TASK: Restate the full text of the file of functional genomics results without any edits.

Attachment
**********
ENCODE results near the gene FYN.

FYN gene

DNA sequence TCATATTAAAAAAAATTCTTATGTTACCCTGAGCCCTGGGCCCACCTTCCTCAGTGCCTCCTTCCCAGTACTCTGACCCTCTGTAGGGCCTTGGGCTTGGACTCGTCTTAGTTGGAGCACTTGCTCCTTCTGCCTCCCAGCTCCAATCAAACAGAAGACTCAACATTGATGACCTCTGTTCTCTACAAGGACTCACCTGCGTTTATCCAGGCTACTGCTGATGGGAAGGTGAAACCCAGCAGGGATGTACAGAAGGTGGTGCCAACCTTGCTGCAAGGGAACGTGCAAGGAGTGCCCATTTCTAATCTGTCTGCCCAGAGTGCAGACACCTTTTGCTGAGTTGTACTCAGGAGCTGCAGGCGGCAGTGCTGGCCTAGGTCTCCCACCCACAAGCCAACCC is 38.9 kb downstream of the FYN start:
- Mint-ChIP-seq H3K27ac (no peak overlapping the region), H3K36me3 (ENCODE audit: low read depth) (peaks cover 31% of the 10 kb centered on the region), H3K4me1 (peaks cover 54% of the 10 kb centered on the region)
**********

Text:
ENCODE results near the gene FYN.

FYN gene

DNA sequence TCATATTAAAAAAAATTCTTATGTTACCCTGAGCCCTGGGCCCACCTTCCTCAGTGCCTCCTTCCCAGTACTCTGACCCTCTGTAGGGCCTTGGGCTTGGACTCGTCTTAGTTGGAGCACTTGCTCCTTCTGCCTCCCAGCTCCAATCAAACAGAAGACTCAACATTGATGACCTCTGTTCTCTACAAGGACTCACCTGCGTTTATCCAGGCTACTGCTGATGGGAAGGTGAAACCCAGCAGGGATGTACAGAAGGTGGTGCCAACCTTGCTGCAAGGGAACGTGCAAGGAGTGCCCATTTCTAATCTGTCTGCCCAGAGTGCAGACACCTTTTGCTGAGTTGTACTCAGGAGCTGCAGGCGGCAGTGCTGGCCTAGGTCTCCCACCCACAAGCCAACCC is 38.9 kb downstream of the FYN start:
- Mint-ChIP-seq H3K27ac (no peak overlapping the region), H3K36me3 (ENCODE audit: low read depth) (peaks cover 31% of the 10 kb centered on the region), H3K4me1 (peaks cover 54% of the 10 kb centered on the region)